Tag Archives: Radiohead

Electric Litany To Release New Album, Stream New Single

electric litany

London-based four-piece Electric Litany are critical darlings, considered to be a “cult band on the rise,” with the likes of Alan Parsons (The Beatles, Pink Floyd) describing them as “the next Radiohead.”

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Sterling Fox Releases Radiohead Cover

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Alt-rock psych-pop artist Sterling Fox just released his cover of Radiohead’s “Creep,” the first of several standalone singles set to release throughout the first half of 2015. You can stream the track below.

You may recall Sterling Fox is a renowned writer/producer, penning hits for artists like Lana Del Rey, Charli XCX, Avicii, and Madonna, as well as being the mastermind behind the Gym Class Heroes’ ear worm, “Stereo Hearts (ft. Adam Levine).”

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Sky White Tiger Releases New Single

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Singer/songwriter Sky White Tiger recently released his latest single, “Don’t Matter Much,” from his recently released EP, Child Of Fire. You may recognize Sky White Tiger’s name from his performances and tours with Radiohead, Bowie, Polyphonic Spree, St. Vincent, Grizzly Bear, and more. Now, he’s putting his all into his solo act.

Watch the lyric video for the new single below!

 

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1001 Songs Challenge: Day One-Hundred! (The Grand Finale)

It’s here! The final day of the challenge, and the only day with more than ten songs on it! I am so excited for today’s playlist because it is the end. Only eleven more songs to go…

1. Viva La Vida – Coldplay

I can prove my neediness in saying that when this song came out, I proclaimed it the centerpiece of my history homework playlist….and anytime I read a book about history (because I love history), this song gets put on. Not only are the vocals amazing, but the lush music and the way it seems to capture this aspect of history and legend just makes this stand out. It’s easily one of Coldplay’s finest songs.

2. Dog Days Are Over – Florence & The Machine

This is a song I play typically when I go for a run (“Run fast for your mother, run fast for your father, run for the children, for your sisters and brothers…”). I love the power behind this song. Florence Welch has vocals that are beyond enviable, and the range she expresses on “Dog Days…” is incredible. Add in the gorgeous music and unique personality brought out even further by every line and every note, and this is a classic.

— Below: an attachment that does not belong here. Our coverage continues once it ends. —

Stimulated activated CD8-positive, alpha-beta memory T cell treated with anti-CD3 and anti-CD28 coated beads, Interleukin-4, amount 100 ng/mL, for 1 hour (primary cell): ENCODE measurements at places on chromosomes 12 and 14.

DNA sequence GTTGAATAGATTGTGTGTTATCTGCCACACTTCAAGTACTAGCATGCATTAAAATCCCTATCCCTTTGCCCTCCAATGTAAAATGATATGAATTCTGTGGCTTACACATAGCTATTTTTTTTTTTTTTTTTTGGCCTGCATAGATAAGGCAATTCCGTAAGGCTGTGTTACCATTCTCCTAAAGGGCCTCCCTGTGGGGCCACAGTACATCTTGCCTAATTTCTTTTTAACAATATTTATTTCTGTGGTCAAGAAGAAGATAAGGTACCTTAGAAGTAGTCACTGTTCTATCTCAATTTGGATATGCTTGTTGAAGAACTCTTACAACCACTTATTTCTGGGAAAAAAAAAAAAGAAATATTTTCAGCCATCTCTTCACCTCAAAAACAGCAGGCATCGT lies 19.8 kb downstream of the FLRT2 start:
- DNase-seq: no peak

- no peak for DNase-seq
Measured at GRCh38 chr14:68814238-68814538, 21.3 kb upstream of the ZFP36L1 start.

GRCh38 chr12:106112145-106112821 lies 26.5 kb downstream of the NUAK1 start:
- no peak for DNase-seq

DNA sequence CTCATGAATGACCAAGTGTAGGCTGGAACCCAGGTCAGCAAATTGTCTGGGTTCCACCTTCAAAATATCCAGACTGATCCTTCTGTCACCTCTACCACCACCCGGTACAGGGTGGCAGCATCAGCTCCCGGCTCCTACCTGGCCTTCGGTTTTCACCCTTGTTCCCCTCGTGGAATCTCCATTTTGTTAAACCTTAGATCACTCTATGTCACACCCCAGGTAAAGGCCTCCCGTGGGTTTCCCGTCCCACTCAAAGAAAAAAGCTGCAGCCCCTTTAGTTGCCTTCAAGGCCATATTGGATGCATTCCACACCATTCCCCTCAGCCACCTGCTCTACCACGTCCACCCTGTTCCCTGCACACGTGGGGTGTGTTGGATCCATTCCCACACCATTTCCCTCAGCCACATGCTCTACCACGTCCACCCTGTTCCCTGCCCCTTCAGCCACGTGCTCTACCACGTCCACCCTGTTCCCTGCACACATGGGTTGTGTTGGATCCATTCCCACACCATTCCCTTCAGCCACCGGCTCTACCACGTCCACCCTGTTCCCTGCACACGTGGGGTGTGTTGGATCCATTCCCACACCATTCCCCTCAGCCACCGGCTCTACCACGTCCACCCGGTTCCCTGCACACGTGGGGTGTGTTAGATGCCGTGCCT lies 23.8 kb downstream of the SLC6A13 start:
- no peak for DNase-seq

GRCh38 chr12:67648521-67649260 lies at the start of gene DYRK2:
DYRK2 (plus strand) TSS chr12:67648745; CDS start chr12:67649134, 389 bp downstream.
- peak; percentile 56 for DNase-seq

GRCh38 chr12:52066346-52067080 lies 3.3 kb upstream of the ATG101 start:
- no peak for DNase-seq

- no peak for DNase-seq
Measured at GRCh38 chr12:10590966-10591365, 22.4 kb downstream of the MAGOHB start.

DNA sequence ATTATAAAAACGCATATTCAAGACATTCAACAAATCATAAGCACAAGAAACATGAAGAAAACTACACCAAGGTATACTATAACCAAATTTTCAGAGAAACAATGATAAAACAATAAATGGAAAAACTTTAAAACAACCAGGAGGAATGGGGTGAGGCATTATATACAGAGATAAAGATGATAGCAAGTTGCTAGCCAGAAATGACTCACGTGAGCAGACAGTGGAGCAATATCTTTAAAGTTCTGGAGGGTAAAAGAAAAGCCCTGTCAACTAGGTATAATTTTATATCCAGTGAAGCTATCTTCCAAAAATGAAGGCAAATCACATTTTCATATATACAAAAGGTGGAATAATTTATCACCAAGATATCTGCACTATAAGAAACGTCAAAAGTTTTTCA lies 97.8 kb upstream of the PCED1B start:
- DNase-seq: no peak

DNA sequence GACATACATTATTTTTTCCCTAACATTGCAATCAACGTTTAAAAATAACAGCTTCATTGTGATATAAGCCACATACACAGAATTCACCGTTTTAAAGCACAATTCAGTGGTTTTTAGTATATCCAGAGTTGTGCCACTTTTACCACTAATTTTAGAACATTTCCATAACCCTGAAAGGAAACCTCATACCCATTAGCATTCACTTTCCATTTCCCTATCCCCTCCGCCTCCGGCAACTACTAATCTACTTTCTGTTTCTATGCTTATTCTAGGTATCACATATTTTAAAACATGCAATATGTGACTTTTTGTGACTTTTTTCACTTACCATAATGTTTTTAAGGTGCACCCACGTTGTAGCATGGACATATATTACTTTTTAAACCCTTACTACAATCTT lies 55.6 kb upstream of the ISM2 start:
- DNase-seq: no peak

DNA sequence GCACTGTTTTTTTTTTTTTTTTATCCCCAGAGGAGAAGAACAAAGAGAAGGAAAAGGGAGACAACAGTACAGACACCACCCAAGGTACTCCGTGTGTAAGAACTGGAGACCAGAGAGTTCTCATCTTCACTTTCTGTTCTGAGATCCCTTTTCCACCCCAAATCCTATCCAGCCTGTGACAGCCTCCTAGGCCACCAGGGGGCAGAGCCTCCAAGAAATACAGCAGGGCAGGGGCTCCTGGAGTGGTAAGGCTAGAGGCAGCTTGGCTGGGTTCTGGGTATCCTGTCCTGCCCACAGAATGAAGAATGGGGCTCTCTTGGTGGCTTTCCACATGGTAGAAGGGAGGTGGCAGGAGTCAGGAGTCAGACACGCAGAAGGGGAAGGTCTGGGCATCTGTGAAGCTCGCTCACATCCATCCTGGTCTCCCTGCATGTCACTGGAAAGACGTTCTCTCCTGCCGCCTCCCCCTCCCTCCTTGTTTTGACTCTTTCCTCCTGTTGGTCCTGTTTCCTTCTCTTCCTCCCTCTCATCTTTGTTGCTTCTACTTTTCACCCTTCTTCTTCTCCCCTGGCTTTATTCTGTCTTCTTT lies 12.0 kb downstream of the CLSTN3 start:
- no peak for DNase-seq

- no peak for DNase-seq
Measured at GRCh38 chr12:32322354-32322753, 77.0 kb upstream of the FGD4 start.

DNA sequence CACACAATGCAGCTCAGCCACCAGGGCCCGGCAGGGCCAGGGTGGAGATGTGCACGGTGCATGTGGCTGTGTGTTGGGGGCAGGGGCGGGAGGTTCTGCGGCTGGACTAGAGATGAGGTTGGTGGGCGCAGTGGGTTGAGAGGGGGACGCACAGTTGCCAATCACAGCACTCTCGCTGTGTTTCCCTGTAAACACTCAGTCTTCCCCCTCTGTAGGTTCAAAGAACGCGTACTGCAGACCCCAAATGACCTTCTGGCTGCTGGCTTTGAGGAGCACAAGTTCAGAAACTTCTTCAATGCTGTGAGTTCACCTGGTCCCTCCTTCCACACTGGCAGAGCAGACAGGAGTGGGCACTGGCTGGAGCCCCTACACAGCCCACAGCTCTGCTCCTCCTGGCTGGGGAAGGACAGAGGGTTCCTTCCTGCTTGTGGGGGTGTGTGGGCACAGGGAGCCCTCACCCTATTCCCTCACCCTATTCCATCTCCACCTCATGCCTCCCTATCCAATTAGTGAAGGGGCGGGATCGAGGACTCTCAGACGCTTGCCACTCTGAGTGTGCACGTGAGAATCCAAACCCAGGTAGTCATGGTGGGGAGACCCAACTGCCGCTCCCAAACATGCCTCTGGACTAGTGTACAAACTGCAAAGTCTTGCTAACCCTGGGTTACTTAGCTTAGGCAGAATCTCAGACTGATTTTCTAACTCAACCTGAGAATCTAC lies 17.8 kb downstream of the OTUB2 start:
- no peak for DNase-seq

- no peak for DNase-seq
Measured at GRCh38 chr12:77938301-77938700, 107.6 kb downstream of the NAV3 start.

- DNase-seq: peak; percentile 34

3. The Fear – Lily Allen

Lily Allen has many great songs, but I must admit, The Fear is hands down, one of my favorite songs she has ever come out with. She is great at providing social commentary, but this song really pushes the limits that little bit further, with sarcasm oozing out of every line. It’s brilliant. In fact, It’s Not Me, It’s You may have been the best album she ever released.

4. Summertime Clothes – Animal Collection

Well, you can’t finish off the 1001 Songs Challenge without at least one more “Do I like this or do I not?” track. I’m pretty sure I like it. The introduction is a bit bizarre, but once the vocals kick in, there’s something intriguing about that does draw you in. It doesn’t seem to fit in with the songs on today’s playlist (so far), but I suppose it stands out in a good way.

5. Rain Dance – The Very Best ft. M.I.A.

I’ve never been a big M.I.A. fan; nothing personal against her, it’s just not my cup of tea. However, I do quite like this track for how unfamiliar its sound is to me. I like songs that strike me as different, and this definitely fits the bill. Of course, the vocal harmonies of The Very Best are really what kept me entertained throughout the track.

6. Empire State of Mind – Jay-Z and Alicia Keys

One of the only Jay-Z songs (that isn’t with Linkin Park) that I will ever say I love. The pounding piano melodies and electric vocals, the rapping that seems to fit perfectly, and the anthemic tone of the song are amazing. This is why this song has become the song in New York (next to “New York, New York” of course). Add on to the fact that without this song, we may never have had Katy Perry’s “California Gurls.”

“It’s so great that ‘Empire State of Mind’ is huge and that everybody has the New York song, but what the fuck? What about LA? What about California? And it’s been a minute since we’ve had a California song and especially from a girl’s perspective. We took the references of Prince, which is always a great reference, and we took a lot of the ’90s, … almost that house music, some of those references.” – Katy Perry to Rolling Stone, April 2010.

7. Tenalle Chegret – Tinariwen

Apparrently, this means “The Long Thread.” What I like about this is the obvious blues influence. It almost strikes me as odd that the American market wouldn’t pick up on this, if not at least for film soundtracks, especially as they could have remixed it to be an even cooler track. It has obvious appeal to it. Musically, the blues aspect is incredible, and the vocal harmonies are even more impressive. There’s definitely something to be said for Tinariwen’s sound; they’re strong and consistent in their style, not wavering in overall tone either.

8. Harry Patch (In Memory Of) – Radiohead